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Bond Street station advertising shows scope of public space commodification

For one week, London’s Bond Street station was renamed ‘Burberry Street’ to advertise the fashion house of the same name. It caused outrage and shows how public spaces are increasingly being used to aggressively advertise.

Commuters in London were left confused last week when Bond Street station was changed to ‘Burberry Street’ in collaboration with the fashion house of the same name.

Complaints were sent to TfL by travellers who were befuddled during their journeys. Anonymous staff members said that customers had reported missing their stops, with one commenting to the New York Times, ‘I heard all different things, but nothing positive unfortunately.’

Bond Street’s name change was quite extensive, too. Signs on the platform were swapped out, as well as travel maps by escalators and the outside sign on the high street.

This advertisement change seemed to be particularly confusing, as Burberry sounds like it could be a real stop.

Bond Street is also right by Oxford Street, which is a hotspot for tourists and one-time visitors. How are unfamiliar train-goers expected to know they’re at the right platform when all the directional signs are presenting blatant misinformation?

The unanimous backlash and deserved criticism exemplifies London’s growing problem with increasingly invasive advertisement. As Zoe Williams from The Guardian writes, the Burberry Street fiasco is evidence of ‘corporation creep’, whereby public spaces are treated as marketing opportunities rather than communal services that aid public life.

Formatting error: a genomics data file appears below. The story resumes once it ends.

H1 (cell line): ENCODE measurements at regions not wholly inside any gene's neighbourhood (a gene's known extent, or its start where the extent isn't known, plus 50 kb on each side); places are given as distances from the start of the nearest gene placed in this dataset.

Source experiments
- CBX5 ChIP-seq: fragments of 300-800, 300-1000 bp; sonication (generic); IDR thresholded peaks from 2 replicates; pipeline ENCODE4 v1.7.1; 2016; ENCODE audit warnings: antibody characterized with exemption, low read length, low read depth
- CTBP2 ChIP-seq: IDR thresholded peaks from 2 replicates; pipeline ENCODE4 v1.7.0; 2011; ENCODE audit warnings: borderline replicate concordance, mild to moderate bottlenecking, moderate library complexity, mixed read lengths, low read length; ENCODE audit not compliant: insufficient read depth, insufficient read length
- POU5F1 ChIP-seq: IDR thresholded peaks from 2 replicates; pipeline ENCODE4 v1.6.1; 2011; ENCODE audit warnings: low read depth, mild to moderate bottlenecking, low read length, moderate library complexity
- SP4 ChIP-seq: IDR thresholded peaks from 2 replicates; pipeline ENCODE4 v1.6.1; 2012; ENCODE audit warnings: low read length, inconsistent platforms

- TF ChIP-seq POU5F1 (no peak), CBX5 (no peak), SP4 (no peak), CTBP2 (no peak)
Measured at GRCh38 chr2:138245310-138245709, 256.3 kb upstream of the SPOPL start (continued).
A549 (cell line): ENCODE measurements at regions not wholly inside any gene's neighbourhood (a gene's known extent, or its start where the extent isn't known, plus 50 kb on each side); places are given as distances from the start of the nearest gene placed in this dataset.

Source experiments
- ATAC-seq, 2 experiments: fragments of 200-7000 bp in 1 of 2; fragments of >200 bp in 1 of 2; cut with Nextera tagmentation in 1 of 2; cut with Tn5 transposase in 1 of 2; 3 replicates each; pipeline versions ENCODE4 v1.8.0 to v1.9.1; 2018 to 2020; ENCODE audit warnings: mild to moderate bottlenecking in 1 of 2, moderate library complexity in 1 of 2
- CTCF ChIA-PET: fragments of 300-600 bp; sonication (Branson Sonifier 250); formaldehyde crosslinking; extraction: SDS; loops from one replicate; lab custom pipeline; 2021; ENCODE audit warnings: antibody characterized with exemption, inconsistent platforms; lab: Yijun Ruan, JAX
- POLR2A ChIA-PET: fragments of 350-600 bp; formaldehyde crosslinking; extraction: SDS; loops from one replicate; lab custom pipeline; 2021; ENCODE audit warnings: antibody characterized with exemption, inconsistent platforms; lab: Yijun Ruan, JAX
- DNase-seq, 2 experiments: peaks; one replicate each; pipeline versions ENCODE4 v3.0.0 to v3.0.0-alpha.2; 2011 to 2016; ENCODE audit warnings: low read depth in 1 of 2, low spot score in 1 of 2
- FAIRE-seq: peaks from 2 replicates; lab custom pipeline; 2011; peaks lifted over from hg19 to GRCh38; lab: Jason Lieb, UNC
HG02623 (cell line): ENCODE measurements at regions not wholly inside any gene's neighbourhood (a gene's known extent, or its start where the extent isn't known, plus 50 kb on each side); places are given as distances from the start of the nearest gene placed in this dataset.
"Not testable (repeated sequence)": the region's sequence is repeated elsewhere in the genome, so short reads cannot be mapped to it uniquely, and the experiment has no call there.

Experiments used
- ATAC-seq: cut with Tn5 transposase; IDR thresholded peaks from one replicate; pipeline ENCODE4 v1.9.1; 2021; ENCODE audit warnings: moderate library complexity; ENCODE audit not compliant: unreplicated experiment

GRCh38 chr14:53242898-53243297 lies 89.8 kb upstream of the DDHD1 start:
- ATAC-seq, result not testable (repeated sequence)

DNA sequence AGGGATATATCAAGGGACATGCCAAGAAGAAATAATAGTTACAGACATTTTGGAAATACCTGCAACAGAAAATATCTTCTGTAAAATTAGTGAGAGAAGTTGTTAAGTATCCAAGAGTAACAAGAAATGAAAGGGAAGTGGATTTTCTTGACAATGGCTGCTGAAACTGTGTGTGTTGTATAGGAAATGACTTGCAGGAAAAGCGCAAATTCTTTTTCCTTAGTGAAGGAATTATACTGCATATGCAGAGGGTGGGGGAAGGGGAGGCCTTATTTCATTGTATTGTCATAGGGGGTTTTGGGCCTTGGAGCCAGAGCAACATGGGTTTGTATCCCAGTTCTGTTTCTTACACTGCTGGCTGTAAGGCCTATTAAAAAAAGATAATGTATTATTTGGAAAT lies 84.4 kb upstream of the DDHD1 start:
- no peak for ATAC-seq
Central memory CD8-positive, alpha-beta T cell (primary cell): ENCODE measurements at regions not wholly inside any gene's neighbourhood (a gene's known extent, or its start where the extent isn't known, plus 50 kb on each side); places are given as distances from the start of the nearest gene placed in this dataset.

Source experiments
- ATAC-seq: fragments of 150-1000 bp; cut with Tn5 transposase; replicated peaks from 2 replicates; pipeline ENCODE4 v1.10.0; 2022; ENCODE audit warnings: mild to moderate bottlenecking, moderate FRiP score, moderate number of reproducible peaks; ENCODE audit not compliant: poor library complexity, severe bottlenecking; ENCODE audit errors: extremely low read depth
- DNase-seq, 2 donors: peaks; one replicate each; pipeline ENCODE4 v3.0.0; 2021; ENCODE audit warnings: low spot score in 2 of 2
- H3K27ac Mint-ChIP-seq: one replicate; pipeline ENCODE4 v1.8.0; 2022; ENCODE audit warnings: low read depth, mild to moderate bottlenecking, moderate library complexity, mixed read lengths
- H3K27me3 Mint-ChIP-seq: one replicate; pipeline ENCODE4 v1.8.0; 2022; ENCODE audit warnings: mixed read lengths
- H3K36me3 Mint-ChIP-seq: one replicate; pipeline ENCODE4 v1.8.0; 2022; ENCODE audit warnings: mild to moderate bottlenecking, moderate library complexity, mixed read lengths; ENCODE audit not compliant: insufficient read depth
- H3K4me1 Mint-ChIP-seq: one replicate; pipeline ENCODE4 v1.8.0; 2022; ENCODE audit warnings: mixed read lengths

We can see this commercial approach in other areas of London life, too.

Festivals and corporate park events are constant, for example, and usually always require a paid-for ticket that prevents local residents from using their own community areas for their intended purpose. Many parks now have private events for large portions of the summer, leaving spaces either useless or extremely limiting for the people they were intended for.

As London’s rent prices increase and the cost-of-living spirals indefinitely, it seems that larger cities and capitals are focusing less on local, grassroots culture and instead prioritising wide-reaching commercialism. Why bother respecting the validity of community spaces when there is no genuine residential culture to be found?

The Burberry Street uproar may seem like a light-hearted head-scratcher, but it is indicative of a much wider problem with how public spaces are treated. Their logistical purpose becomes secondary to corporate potential.

London is already oversaturated with advertisements – this feels like the straw that broke the camel’s back.